Now (1) through (3a) should make enough sense, as each lower self is necessarily causal of the next self. e.g. you can't have bodily functions without a body, nor can you have a mind without bodily functions. The reason (3b) is separate from (3a) is this: a personality can be completely separate from one's body. People can, and do, judge others and "assign" personalities even though they've never met. So in this sense, only the personalities you enact are truly internal to the body, the rest are external.

The soul or eternal self is the most complex yet versatile form of identity. (1) through (3b) identify your movement through the physical realm, but cannot identify your relationship with the rest of the world. (4) can do this. It can identify who you're in love with, what house you own, what GITS websites you're a member of. Wink (4) exists after you die and (if you believe in reincarnation, I don't) before you're born. I think because the idea of an eternal self is so vast and complex (along with being corrupted by a variety of groups) it is difficult for many people to accept this level of existence.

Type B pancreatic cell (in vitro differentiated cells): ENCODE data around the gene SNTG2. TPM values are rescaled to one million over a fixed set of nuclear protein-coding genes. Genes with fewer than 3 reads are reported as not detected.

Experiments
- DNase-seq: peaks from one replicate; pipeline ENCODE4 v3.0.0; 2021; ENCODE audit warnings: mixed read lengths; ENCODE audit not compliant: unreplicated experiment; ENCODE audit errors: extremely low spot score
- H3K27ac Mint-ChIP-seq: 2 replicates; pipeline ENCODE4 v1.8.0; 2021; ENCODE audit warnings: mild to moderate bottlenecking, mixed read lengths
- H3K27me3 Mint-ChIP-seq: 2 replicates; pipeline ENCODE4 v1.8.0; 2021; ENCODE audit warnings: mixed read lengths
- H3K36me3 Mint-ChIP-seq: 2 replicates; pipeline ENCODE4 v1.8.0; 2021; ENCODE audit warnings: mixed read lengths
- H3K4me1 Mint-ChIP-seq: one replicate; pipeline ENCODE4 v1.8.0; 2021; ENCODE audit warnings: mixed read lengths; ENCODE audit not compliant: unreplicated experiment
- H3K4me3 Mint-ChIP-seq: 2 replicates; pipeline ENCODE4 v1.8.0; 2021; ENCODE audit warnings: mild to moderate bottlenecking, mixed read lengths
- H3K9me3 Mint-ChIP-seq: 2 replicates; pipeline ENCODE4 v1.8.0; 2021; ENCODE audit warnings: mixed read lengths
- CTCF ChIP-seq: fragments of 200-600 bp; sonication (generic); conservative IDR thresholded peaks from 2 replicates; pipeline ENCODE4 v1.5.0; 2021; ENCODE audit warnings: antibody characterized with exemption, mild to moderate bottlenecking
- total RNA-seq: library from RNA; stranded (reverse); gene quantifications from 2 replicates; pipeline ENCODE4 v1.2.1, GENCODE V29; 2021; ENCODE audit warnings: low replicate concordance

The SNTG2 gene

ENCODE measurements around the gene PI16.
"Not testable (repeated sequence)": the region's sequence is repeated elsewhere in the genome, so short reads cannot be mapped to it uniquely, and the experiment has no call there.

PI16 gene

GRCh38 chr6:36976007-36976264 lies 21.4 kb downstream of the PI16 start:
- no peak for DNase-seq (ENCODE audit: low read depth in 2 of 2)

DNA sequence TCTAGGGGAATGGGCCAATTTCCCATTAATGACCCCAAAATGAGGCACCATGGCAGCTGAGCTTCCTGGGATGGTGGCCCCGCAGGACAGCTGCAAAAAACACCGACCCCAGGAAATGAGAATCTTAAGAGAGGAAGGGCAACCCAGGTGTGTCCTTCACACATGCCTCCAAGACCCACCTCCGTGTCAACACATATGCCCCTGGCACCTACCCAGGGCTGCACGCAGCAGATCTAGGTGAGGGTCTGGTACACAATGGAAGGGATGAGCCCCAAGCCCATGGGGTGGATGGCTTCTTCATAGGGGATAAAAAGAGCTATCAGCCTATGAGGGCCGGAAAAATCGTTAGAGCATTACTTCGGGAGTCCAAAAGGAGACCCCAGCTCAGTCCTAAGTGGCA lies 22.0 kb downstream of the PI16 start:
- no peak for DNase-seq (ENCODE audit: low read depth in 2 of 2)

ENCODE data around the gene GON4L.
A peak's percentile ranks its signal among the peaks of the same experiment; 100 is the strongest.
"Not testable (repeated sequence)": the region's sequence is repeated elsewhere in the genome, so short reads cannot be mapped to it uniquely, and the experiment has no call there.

Anyways, that’s my two cents! Rolling Eyes
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Torukey



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PostPosted: Fri May 01, 2009 10:31 am    Post subject: Reply with quote

Something else to consider when it comes to identity...
Anyone else here ever looked into DID (Dissociative Identity Disorder)? It is more commonly known as "multiple personality disorder". It's actual existence is debatable, but let's suppose it did exist for a moment.
If you define a person by their bodies, then a human with DID would be a single person. This is how most people define a person, though few people into stuff like GiTS would agree 100% with this. If you define a person by their brain matter and functions, then a human with DID would also be considered one person. Probably. However, if you defined a person by personality and behavioral traits, a human with DID would be considered multiple persons.